Coronavirus

Are the risks of vaccinating your child worth it? Two local doctors say the math is clear.

"The risk of vaccination must be compared against the risk of the disease that a vaccine prevents, not against zero risk."

Clinical nurse manager Marlene Reidl chats with 18-year-old Ousainou Faal about his first dose of the Pfizer COVID-19 vaccine at Hasbro Children's Hospital in Providence. Matthew Healey / The Boston Globe

For unvaccinated children, the risk of COVID-19 infection is a matter of not if, but when, according to two Boston emergency medicine physicians.

And compared to the vaccines, they say the risks that come with infection are also much worse.

In a New York Times essay Sunday along with infectious disease expert Dr. Celine Gounder, Brigham and Women’s Hospital’s Dr. Jeremy Faust and Dr. Katie Dickerson Mayes, a resident physician in Harvard Medical School’s emergency medicine program at Mass General Brigham, argued that ultimately protecting the United States against COVID-19 and its emerging variants will require vaccinating children and accepting the “exceedingly small risk” of the short-term side effects of doing so — especially when compared to the alternative.

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“The choice is between getting vaccinated against Covid-19 and eventually getting it,” the three doctors wrote. “Given the current data, the conclusion is clear: The virus is more dangerous.”

The column comes after an advisory committee for the Centers for Disease Control and Prevention met last month to review rare cases of inflammation of the heart muscle — known as myocarditis — in teenagers who had gotten one of the mRNA vaccines from Pfizer or Moderna (no associated deaths occurred).

However, the doctors said the CDC’s recommendation for minors between the ages of 12 and 17 to get vaccinated against COVID-19 remains the “right call.”

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Why?

Simply compare hospitalization rates between those who get vaccinated and those who get infected. They wrote:

So far, among the 6.14 million Americans 17 and under who have been fully vaccinated, there have been 653 possibly related hospitalizations lasting a day or longer, which could include myocarditis and other conditions, lasting one day or more. If that rate holds, it means that if all 73 million Americans ages 17 and under are eventually vaccinated, there will be around 7,700 hospitalizations.

Most of these hospitalizations would be like the ones seen so far: brief and uneventful. Over 74 percent of vaccine-associated hospitalizations among this age group that we have data for lasted three days or less. Just 3.5 percent lasted longer than a week.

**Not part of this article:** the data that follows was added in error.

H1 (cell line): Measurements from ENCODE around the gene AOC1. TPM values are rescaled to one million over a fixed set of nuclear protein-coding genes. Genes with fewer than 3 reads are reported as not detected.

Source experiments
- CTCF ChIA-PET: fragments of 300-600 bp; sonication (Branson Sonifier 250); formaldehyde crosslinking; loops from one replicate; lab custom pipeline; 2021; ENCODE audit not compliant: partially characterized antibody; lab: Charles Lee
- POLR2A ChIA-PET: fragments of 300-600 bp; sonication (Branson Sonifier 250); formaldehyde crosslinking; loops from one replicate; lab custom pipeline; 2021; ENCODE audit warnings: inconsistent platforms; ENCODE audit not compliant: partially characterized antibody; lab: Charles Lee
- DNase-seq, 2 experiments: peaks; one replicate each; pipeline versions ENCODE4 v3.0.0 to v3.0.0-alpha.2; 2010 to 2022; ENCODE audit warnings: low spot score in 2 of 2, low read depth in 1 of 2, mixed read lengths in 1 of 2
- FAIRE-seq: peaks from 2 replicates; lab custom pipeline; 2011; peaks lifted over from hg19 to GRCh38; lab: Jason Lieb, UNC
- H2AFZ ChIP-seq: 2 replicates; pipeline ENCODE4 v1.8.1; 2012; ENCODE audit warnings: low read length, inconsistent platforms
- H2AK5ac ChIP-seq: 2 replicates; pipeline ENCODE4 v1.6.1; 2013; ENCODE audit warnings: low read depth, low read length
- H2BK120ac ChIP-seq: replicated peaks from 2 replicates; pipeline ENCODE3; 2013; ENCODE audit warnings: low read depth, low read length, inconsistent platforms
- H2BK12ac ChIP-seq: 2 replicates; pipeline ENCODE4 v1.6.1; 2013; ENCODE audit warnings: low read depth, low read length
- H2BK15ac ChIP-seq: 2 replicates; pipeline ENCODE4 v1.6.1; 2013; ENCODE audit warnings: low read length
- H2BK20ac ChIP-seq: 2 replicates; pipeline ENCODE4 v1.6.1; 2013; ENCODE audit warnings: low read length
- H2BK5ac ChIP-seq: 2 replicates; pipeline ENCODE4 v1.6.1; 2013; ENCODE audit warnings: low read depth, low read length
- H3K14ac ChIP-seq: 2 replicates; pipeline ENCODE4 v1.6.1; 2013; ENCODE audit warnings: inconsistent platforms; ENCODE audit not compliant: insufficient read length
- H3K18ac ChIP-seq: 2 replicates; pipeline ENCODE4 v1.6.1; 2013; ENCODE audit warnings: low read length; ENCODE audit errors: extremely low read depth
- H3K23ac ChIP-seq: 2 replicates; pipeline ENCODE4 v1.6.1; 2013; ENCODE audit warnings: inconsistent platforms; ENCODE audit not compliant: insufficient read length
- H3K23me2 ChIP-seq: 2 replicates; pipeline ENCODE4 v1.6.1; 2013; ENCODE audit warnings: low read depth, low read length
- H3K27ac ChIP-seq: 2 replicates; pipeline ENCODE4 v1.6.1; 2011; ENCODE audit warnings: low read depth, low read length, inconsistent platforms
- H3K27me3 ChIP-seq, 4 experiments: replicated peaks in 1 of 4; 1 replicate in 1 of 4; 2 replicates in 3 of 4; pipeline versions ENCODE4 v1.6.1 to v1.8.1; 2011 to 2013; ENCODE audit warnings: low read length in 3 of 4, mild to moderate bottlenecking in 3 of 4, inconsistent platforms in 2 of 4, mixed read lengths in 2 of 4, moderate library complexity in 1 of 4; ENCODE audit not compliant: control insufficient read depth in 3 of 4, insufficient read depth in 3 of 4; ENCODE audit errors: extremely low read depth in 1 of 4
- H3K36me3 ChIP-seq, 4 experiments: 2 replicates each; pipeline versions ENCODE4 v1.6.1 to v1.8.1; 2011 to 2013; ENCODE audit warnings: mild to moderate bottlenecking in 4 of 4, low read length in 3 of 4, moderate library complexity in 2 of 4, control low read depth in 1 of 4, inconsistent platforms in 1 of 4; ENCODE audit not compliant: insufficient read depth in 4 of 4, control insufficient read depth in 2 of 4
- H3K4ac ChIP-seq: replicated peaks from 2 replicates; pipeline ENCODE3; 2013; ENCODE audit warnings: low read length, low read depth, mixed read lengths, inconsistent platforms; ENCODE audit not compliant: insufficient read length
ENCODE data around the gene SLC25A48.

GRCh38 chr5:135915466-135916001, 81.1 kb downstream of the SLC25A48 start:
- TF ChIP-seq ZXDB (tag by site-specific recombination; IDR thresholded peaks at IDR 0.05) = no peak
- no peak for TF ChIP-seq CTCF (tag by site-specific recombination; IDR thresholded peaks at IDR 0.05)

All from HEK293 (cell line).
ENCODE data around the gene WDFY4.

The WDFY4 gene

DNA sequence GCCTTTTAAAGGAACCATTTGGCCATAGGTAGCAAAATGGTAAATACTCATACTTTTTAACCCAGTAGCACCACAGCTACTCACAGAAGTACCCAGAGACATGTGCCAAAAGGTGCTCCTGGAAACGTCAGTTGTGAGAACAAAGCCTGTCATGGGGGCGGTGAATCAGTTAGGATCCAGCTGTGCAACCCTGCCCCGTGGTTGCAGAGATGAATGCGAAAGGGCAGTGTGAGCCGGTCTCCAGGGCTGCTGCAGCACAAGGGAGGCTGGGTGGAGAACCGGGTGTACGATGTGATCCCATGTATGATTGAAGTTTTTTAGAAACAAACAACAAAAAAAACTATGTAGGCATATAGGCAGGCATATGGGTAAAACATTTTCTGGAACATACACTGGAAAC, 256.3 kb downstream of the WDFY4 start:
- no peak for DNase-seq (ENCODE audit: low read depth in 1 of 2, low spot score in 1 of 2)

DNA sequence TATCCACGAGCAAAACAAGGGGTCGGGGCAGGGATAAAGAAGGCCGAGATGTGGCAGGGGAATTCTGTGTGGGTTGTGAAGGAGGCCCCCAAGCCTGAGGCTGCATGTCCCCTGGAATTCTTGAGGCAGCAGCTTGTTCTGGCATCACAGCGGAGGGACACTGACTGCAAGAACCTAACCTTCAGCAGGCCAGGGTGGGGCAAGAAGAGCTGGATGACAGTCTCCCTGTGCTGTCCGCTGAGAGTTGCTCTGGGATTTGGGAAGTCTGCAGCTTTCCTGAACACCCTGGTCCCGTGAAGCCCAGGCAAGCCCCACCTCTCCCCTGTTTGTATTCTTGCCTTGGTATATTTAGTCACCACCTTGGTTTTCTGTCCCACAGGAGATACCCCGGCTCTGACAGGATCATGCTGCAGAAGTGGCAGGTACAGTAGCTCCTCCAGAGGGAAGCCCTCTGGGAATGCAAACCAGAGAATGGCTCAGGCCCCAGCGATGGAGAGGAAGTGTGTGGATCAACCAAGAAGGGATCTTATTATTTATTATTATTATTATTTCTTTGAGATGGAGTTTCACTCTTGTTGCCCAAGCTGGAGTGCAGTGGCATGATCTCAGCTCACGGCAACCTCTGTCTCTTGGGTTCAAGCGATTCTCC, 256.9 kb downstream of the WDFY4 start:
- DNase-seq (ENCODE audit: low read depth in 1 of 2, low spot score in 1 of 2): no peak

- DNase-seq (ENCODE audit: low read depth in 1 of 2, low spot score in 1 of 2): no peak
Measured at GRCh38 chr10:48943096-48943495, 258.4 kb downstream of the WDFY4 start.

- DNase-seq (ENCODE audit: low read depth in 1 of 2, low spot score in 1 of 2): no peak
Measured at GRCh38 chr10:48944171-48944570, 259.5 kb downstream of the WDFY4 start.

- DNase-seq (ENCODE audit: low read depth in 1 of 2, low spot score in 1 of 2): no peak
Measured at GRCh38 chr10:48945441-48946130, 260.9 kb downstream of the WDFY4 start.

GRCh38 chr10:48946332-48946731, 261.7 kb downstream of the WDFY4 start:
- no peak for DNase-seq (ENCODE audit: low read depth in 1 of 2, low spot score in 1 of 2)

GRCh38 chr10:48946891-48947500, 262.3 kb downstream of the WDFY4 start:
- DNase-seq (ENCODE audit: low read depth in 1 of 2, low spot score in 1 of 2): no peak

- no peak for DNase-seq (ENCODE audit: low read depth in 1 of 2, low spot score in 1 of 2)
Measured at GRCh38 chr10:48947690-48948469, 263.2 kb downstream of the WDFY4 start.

On the other hand, as the COVID-19 pandemic becomes an endemic, the group says it’s fair to assume all unvaccinated individuals will eventually contract the virus. And for that group, the risk of hospitalization is nearly twice as high.

According to the American Academy of Pediatrics, 0.1 percent to 1.9 percent of all coronavirus infections in young people require hospitalization. To be fair to those who believe, as early data has suggested, that around 45 percent of those hospitalizations were actually unlikely to be caused by Covid-19, and to account for the large number of undocumented infections that have already occurred, we could imagine the real hospitalization rate could be even lower, say as low as 0.02 percent, or one in 5,000 pediatric coronavirus infections.

That means that if the coronavirus were eventually to infect all 73 million children in the United States, we would conservatively expect Covid-19 to be responsible for around 14,600 hospitalizations.

The nature of the hospitalizations are also much more severe.

While just 326 of the more than 600,000 deaths from COVID-19 in the United States have been people under the age of 17, the group cited a CDC study showing that nearly a third of coronavirus hospitalizations in adolescents required stays in the intensive care unit.

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Additionally, some children — even those who showed no symptoms from COVID-19 — later developed a mysterious inflammatory syndrome. Extrapolating from existing data, Faust, Mayes, and Gounder wrote that allowing all children to get COVID-19 would result in another 27,000 hospitalizations from that syndrome.

Taken together, their math suggests the ultimate risk of hospitalization is nearly six times higher for unvaccinated children than it is for vaccinated children, assuming the virus eventually infects everyone who isn’t immune.

And even then, they might be underestimating the risks for the unvaccinated.

Faust, who also teaches at Harvard Medical School, pointed out on Twitter that they used “absolute worst assumptions about vaccine-related hospitalizations” and “incredibly conservative” assumptions about infection-related cases.

“Bad things inevitably happen to a small number of people after any vaccination, a few caused by the vaccines, but most not,” the group wrote in their Times essay. “The risk of vaccination must be compared against the risk of the disease that a vaccine prevents, not against zero risk.”

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